Biden Administration Outlines Process for Disciplining, Removing Unvaccinated Feds
Refusal to comply with the president’s vaccine mandate will be treated as violating “a lawful order,” according to guidance from the White House Safer Federal Workforce Taskforce and OPM.
The Biden administration on Friday issued guidance to agencies outlining the process for disciplining and, if necessary, firing federal employees who refuse to comply with President Biden’s requirement that all federal workers are vaccinated against COVID-19, urging “consistency” across the federal government in its enforcement of the rule.
An update from the White House Safer Workforce Task Force states that the Nov. 22 deadline for federal workers to be fully vaccinated means that agencies can begin the disciplinary process for employees who refuse to comply on Nov. 9, since it takes two weeks from the second Pfizer or Moderna shot—and the single-dose Johnson & Johnson vaccine—for the vaccine to provide full protection.
Federal workers who fail to get vaccinated or provide proof of vaccination by Nov. 8 will be deemed to be in “violation of a lawful order,” at which point agencies should begin the “enforcement process.” That process begins with a five-day counseling period, in which agencies should provide the noncompliant employee with information on the benefits of vaccination and how to get the vaccine.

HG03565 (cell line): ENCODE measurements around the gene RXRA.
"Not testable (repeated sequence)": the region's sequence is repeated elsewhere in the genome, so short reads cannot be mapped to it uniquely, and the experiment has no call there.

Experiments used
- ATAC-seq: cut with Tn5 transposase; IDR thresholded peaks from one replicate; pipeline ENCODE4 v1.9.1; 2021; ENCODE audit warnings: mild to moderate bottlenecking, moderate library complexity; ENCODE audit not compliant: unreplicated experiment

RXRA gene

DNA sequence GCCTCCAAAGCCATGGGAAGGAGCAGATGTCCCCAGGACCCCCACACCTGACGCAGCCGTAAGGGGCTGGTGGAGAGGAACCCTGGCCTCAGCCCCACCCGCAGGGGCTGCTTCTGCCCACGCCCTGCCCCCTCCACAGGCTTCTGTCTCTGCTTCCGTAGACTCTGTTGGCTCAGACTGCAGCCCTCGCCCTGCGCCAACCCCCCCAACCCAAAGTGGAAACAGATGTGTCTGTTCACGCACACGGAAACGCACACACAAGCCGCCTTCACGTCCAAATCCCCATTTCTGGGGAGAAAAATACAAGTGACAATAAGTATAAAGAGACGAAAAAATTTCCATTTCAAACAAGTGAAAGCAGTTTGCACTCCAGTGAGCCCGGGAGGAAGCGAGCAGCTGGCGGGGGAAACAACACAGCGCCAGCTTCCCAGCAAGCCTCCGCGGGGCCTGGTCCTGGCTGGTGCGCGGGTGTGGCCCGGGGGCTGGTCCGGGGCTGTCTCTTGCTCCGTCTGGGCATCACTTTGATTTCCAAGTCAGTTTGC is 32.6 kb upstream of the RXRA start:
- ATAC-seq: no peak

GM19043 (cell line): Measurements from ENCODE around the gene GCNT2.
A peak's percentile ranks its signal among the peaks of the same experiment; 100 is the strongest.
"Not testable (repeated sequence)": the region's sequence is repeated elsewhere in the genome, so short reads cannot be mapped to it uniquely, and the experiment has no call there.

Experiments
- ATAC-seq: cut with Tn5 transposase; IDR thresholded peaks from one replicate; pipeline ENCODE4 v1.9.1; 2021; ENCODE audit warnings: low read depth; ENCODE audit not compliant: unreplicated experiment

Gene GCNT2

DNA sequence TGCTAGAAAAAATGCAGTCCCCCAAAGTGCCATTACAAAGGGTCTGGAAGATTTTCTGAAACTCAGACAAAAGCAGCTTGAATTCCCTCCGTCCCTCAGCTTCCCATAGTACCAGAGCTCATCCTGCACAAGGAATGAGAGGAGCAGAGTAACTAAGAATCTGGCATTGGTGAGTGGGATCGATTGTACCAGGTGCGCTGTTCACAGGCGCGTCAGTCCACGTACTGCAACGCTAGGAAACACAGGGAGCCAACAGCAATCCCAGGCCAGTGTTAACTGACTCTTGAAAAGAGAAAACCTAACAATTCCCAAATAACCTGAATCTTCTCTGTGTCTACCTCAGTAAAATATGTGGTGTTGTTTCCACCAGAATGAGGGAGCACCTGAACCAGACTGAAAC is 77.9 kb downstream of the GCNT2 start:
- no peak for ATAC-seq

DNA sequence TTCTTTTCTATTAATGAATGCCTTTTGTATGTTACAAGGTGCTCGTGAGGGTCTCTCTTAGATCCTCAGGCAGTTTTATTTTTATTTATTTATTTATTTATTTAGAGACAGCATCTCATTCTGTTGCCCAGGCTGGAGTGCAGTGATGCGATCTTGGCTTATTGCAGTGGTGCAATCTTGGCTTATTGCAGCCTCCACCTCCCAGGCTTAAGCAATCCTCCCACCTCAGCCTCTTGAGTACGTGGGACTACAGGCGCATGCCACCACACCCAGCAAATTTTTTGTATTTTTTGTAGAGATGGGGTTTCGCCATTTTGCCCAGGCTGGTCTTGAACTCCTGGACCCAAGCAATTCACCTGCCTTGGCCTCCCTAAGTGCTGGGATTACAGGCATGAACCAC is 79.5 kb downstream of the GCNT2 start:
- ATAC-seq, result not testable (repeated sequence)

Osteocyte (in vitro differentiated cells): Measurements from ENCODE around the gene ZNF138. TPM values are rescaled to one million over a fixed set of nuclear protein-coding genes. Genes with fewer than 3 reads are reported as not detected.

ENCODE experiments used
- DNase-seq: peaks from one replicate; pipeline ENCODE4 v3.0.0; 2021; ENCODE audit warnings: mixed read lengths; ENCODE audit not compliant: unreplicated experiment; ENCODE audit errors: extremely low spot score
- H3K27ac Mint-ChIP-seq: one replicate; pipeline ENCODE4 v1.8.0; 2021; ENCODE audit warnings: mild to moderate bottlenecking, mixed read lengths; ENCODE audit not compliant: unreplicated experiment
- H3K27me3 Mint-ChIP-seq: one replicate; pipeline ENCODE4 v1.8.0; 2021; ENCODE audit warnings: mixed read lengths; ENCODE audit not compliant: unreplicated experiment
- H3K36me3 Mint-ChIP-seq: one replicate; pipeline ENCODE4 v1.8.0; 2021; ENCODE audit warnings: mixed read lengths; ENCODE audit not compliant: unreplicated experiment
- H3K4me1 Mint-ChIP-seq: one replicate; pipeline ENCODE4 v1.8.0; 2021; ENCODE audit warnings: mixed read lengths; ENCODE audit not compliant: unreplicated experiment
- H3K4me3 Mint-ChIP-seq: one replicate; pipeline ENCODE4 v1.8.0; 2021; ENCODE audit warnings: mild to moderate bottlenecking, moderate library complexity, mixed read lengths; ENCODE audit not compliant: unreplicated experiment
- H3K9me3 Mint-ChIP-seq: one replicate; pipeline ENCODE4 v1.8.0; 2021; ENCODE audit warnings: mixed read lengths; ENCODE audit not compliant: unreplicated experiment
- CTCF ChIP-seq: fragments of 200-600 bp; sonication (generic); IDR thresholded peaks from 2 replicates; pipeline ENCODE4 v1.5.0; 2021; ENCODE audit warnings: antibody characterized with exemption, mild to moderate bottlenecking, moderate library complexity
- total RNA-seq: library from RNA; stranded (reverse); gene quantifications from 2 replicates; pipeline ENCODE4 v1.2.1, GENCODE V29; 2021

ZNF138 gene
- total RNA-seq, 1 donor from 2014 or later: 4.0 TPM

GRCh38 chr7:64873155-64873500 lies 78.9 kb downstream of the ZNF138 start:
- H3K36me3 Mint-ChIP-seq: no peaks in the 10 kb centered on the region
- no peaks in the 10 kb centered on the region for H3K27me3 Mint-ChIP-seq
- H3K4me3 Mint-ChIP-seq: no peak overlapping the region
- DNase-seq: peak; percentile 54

If an employee continues to refuse to get vaccinated after that five-day period, managers should issue a short suspension of 14 days or fewer, the task force said.
“Continued noncompliance during the suspension can be followed by proposing removal,” the task force wrote. “Unique operational needs of agencies and the circumstances affecting a particular employee may warrant departure from these guidelines if necessary, but consistency across government in enforcement of this government-wide vaccine policy is desired, and the executive order does not permit exceptions from the vaccine requirement except as required by law.”
The Office of Personnel Management provided additional details in the form of an FAQ, and noted that agencies should not move forward to enforce the vaccine mandate on anyone who has been granted a religious or medical exception or on anyone who has requested an exception that is still under review. OPM also stressed that agencies should abide by employees’ procedural rights, as well as any union contract provisions governing disciplinary procedures, as they move to enforce the vaccine mandate.
If an employee receives the first dose of the Pfizer or Moderna vaccine after an agency has begun the disciplinary process, the agency should put the process on hold to give that employee the opportunity to prove he or she has received a second shot, OPM wrote. If that occurs during a suspension, the remainder of the suspension should also be put on hold until the employee provides documentation of a second shot, at which point the suspension should be ended.